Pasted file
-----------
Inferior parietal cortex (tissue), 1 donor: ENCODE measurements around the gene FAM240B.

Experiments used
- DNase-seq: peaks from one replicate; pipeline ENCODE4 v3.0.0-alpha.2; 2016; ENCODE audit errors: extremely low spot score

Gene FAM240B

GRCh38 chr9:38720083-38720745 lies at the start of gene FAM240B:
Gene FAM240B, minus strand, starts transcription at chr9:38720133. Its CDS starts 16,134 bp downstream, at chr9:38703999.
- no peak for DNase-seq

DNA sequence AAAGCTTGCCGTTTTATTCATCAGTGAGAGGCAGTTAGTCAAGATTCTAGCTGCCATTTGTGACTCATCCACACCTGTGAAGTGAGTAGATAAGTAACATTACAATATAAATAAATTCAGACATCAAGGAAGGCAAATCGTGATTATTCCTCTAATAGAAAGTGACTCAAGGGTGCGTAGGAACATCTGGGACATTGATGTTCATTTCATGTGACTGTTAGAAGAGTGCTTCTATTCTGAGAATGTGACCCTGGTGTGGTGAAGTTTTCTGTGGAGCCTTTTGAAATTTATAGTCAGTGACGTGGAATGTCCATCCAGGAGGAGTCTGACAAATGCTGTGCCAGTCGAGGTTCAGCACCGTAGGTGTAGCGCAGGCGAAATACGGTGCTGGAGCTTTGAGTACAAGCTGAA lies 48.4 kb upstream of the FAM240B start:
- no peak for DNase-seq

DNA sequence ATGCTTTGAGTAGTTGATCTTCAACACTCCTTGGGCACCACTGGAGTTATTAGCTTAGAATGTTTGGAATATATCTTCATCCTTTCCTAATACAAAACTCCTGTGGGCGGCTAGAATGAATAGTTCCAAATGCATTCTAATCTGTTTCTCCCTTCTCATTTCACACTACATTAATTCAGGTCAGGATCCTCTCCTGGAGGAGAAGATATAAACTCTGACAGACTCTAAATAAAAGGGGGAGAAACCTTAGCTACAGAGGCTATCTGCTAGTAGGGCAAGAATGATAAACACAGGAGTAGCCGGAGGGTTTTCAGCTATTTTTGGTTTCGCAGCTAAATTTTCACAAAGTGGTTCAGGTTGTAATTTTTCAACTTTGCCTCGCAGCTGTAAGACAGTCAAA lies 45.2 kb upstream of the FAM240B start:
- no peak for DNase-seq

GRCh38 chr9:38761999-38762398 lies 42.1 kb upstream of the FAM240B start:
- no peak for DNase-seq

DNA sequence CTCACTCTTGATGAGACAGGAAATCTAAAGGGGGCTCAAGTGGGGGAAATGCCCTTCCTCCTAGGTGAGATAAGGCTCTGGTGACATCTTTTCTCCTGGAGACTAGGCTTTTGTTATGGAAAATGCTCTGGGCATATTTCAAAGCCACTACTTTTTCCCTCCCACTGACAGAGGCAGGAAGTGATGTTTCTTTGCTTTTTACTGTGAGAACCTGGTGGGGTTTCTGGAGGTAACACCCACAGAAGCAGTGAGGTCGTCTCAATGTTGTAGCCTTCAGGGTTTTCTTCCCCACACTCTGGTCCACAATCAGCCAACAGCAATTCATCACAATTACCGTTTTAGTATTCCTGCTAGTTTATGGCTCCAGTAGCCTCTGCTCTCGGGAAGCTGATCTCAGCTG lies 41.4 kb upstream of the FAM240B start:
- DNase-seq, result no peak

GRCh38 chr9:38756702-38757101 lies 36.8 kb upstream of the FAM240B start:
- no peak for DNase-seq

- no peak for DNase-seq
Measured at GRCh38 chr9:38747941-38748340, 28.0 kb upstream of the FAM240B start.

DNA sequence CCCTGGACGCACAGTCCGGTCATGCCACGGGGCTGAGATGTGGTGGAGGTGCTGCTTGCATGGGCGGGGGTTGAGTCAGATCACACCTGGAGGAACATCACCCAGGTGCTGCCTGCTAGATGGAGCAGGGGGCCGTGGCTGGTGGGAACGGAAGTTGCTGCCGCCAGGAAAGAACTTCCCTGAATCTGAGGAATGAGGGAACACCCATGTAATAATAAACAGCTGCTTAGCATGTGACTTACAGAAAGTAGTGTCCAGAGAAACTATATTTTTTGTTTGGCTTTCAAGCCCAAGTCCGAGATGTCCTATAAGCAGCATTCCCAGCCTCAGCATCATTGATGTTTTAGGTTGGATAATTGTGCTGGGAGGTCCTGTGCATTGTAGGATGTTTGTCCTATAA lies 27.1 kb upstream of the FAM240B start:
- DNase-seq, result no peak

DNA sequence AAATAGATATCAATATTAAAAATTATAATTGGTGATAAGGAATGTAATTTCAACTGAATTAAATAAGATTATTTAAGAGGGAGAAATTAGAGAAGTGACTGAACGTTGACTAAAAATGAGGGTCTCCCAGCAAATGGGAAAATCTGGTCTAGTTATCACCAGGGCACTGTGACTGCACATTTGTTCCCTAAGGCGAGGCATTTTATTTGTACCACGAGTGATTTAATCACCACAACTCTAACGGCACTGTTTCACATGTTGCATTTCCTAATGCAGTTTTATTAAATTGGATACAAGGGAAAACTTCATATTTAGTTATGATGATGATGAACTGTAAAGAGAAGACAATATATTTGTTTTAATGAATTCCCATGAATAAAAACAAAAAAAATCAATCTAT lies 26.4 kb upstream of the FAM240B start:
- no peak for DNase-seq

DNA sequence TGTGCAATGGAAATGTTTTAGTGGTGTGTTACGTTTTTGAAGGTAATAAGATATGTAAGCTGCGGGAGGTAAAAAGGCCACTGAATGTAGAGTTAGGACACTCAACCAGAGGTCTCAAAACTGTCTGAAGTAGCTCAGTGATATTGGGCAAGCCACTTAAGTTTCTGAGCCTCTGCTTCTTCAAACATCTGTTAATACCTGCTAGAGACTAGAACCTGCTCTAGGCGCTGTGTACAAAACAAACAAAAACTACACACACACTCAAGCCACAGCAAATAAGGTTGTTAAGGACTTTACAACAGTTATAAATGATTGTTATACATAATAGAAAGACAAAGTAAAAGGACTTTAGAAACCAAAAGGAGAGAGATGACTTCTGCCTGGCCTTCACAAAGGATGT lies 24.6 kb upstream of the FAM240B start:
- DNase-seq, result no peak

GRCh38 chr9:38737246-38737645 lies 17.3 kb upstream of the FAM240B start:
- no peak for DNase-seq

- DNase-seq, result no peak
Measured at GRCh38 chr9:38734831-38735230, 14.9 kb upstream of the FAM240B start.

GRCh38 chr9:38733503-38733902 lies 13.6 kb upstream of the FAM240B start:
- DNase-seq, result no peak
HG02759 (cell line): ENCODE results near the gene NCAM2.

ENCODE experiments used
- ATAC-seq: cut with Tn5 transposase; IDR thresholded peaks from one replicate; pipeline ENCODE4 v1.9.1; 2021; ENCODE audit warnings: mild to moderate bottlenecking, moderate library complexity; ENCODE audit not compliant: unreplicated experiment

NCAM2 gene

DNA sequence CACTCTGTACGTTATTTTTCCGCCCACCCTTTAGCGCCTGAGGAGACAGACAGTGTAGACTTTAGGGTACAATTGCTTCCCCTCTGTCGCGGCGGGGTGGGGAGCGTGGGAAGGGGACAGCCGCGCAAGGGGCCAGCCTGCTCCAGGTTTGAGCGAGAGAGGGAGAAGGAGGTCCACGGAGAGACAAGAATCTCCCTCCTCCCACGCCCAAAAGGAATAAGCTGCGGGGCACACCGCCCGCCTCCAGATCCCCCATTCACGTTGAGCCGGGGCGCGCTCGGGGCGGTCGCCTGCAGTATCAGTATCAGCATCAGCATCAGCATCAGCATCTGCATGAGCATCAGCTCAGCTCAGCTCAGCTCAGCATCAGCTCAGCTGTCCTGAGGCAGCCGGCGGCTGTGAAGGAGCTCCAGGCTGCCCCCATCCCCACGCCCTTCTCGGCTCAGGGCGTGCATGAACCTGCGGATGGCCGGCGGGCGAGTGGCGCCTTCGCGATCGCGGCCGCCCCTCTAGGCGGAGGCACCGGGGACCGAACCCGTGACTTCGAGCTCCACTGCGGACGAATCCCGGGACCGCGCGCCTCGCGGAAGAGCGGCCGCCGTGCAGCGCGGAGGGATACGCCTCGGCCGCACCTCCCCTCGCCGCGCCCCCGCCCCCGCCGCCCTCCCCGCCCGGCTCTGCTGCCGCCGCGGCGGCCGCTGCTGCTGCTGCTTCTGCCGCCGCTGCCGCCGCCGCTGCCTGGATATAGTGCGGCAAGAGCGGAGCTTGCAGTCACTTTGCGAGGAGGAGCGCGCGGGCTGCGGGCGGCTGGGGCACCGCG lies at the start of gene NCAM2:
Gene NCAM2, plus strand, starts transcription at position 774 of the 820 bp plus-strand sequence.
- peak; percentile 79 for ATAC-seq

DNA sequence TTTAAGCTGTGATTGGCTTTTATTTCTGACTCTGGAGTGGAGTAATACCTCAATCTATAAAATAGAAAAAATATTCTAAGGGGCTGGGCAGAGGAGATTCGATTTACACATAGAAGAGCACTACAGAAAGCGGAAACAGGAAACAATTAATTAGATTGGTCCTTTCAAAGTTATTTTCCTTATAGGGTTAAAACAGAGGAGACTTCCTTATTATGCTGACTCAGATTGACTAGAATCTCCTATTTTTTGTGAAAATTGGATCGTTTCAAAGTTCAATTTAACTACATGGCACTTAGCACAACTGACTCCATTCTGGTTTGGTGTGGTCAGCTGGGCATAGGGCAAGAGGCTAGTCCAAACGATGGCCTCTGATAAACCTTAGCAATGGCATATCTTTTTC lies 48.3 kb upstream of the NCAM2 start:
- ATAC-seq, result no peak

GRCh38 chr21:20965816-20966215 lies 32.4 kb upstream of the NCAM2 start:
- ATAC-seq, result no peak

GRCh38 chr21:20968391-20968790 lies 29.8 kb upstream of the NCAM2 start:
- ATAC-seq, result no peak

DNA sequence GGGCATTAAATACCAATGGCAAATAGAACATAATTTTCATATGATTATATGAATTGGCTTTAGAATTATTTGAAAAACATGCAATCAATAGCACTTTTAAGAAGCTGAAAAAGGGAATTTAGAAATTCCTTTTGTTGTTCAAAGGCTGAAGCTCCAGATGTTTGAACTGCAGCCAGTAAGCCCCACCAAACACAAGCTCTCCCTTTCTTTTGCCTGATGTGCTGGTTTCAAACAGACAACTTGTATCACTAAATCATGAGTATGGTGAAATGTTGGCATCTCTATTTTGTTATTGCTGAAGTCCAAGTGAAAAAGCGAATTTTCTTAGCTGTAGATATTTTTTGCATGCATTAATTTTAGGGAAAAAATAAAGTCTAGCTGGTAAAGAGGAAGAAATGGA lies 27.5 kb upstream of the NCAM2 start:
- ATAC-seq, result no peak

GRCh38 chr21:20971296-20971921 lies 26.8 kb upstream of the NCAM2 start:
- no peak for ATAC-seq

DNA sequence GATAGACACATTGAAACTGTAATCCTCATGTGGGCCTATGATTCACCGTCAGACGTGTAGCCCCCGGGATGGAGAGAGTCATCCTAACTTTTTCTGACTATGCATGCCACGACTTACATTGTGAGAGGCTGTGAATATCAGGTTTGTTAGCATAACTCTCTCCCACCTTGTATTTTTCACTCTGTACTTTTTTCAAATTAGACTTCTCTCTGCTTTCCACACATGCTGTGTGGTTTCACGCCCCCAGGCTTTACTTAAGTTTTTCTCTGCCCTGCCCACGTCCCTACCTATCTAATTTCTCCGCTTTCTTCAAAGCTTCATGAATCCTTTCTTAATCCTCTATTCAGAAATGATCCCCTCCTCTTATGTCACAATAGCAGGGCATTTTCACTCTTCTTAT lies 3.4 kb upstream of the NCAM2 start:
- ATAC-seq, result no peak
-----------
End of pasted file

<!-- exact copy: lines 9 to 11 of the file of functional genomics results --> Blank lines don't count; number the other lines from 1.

- no peak for DNase-seq

DNA sequence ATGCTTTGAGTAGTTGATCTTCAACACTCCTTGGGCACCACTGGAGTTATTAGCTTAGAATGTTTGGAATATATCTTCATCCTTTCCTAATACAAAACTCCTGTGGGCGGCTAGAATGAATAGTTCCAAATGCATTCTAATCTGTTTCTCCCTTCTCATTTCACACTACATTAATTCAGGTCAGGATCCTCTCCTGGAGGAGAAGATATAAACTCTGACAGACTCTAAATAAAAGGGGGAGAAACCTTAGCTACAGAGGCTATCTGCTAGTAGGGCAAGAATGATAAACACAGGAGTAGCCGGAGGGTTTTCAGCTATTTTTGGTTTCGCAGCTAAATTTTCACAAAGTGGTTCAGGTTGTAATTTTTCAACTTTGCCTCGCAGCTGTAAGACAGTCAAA lies 45.2 kb upstream of the FAM240B start:
- no peak for DNase-seq